Citgo must pay for a massive 2004 Delaware River oil spill, Supreme Court rules

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In this file image the Lynne Frink helps scoop up the black oil that has swirled on the surface of the Delaware River on Nov. 29, 2004, near Paulsborough, N.J, site of an oil spill from the Athos I, a Cypriot-flagged oil tanker that dumped 30,000 gallons of crude oil into the river. The Supreme Court rules that Citgo must pay cleanup costs.

In this file image the Lynne Frink helps scoop up the black oil that has swirled on the surface of the Delaware River on Nov. 29, 2004, near Paulsborough, N.J, site of an oil spill from the Athos I, a Cypriot-flagged oil tanker that dumped 30,000 gallons of crude oil into the river. The Supreme Court rules that Citgo must pay cleanup costs. (David Swanson/The Philadelphia Inquirer/TNS)

The former owner of a Philadelphia area asphalt refinery is liable for a massive 2004 oil spill in the Delaware River and must pay back millions of dollars in cleanup costs, the Supreme Court ruled on Monday.

In a 7-2 ruling, the court said that Citgo Asphalt Refining Company, the former owner of the refinery in Paulsboro, N.J., was responsible for clean-up costs after a vessel it had chartered struck a submerged, discarded anchor in the river as it nudged toward the Citgo refinery dock.

The puncture in the 748-foot vessel, the Athos I, released 264,000 gallons of heavy crude oil into the river, affecting hundreds of miles of shoreline and impairing shipping for days. The Salem Nuclear Power Plant, which draws cooling water from Delaware Bay, was temporarily shut down. More than 180 birds died, according to reports.

Frescati Shipping Company, which owned the vessel, and the U.S. Oil Spill Liability Trust Fund paid a total of $133 million to clean up the spill. Frescati also sought recovery of costs of repairing its vessel.

The majority decision, written by Justice Sonia Sotomayor, said a “safe-berth” clause in the charter contract should be interpreted as a warranty, requiring Citgo and others to make sure the tanker docked safely. The ruling resolves an inconsistency in maritime law about whether the safe-berth clause establishes a warranty or imposes a less rigorous responsibility of “due diligence” in selecting a safe berth.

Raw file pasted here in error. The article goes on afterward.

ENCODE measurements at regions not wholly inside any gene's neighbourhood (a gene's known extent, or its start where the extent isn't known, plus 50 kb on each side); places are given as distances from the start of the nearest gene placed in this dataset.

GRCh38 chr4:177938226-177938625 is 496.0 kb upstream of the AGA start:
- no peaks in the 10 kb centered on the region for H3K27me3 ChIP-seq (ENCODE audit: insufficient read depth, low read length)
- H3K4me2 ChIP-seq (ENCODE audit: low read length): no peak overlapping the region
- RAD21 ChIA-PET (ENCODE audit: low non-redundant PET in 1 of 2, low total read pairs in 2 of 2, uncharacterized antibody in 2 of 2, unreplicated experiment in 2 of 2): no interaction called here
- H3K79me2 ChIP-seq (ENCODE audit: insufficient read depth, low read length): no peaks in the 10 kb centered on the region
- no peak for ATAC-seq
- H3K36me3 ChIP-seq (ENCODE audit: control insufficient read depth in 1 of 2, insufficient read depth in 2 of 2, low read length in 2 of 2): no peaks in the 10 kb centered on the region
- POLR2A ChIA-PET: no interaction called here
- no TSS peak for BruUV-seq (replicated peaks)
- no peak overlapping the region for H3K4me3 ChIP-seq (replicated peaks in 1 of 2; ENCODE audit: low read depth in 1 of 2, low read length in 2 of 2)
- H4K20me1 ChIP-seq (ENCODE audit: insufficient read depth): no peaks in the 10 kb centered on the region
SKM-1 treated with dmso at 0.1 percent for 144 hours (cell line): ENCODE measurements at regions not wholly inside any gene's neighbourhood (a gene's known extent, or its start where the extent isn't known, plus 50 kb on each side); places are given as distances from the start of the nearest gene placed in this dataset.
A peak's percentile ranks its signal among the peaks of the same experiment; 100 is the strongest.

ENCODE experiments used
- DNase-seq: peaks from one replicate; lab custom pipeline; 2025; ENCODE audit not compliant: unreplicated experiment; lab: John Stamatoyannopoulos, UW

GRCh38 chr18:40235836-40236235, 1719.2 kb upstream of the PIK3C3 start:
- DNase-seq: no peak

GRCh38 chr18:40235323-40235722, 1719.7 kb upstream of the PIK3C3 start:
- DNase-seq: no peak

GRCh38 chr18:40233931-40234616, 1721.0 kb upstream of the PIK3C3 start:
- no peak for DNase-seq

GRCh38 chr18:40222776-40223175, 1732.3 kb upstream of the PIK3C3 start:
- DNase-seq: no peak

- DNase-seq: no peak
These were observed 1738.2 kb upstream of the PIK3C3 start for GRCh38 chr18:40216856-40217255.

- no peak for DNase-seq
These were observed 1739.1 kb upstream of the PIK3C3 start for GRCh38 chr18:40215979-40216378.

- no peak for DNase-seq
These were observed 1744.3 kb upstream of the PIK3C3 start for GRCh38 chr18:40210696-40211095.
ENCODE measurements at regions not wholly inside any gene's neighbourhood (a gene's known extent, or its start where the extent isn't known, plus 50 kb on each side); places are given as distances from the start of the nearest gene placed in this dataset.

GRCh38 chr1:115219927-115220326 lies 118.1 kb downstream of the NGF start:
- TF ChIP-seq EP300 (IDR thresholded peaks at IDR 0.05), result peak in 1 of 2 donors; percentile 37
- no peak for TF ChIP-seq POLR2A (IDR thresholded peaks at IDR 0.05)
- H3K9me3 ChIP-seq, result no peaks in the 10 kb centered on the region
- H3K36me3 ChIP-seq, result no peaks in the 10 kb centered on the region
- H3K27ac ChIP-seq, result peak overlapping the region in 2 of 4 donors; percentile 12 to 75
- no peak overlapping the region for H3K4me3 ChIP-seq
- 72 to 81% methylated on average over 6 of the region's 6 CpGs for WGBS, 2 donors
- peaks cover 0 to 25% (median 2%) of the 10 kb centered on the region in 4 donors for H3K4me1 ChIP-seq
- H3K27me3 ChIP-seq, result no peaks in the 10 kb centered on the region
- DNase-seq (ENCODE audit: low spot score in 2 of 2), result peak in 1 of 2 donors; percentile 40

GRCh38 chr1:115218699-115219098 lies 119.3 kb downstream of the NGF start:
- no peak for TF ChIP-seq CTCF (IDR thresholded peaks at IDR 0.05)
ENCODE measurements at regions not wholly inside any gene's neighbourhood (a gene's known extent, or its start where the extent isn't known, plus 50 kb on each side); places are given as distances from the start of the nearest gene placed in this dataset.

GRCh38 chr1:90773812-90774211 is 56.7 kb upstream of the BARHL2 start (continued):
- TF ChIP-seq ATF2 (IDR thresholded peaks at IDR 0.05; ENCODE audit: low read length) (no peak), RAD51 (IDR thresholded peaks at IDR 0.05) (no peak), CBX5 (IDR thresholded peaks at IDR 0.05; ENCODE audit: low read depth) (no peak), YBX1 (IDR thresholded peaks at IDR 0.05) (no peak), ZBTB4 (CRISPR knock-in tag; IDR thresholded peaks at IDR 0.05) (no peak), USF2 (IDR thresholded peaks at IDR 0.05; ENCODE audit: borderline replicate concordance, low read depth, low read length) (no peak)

“We conclude that the language of the safe-berth clause here unambiguously establishes a warranty of safety,” Sotomayor wrote.

Justices Clarence Thomas and Samuel Alito disagreed. Thomas argued in a dissenting opinion that the text of the contract’s safe-berth clause does not include a safety guarantee.

The decision ends an epic case, including a 41- day trial in 2010 and a 31-day re-hearing in 2016, after which Judge Joel H. Slomsky ruled that Citgo had failed to provide a safe berth for the Athos I.

Slomsky ordered Citgo to pay Frescati, the ship owner, and Tsakos Shipping & Trading, the ship operator, $55.5 million plus $16 million in interest for a total of $71.5 million. The judge also ordered Citgo to pay about half of the federal government’s costs for the spill cleanup, or $48.6 million.

The court found that the Athos I pilots, captain, and crew maintained proper safety management, which made the vessel seaworthy. The U.S. Coast Guard determined that the crew and pilots did nothing wrong in their approach and had not violated any regulations.

The U.S. Court of Appeals for the Third Circuit upheld Slomsky’s decision, prompting Citgo to appeal to the Supreme Court.

“The many years of effort … underscore our confidence in the rule of law while the Supreme Court’s decision underlines the importance and significance of safe, well respected, understood and applied marine navigation practices, which have, for decades, safeguarded human life at sea, the protection and preservation of the marine environment as well as property,” the ship’s owner, Frescati, said in a statement released by Montgomery McCracken Walker & Rhoads, its Philadelphia law firm.

Citgo, which is a subsidiary of state-owned Petroleos de Venezuela (PDVSA), did not respond to a request for comment.

Citgo President and Chief Executive Carlos Jorda, in a statement to The Hill, expressed disappointment with the ruling, but said the company would abide by the court’s decision.

“While we obviously have different views regarding the merits of our case, we respect the Court’s interpretation and can finally close this chapter on the Athos case,” Jorda said.

Citgo sold the Paulsboro refinery to NuStar Energy LP in 2008. The refinery changed hands again in 2014, and was renamed Axeon Specialty Products, before it was sold most recently, in 2018, to PBF Logistics LP. The facility no longer produces asphalt, but is used to store and produce a low-sulfur marine fuel.

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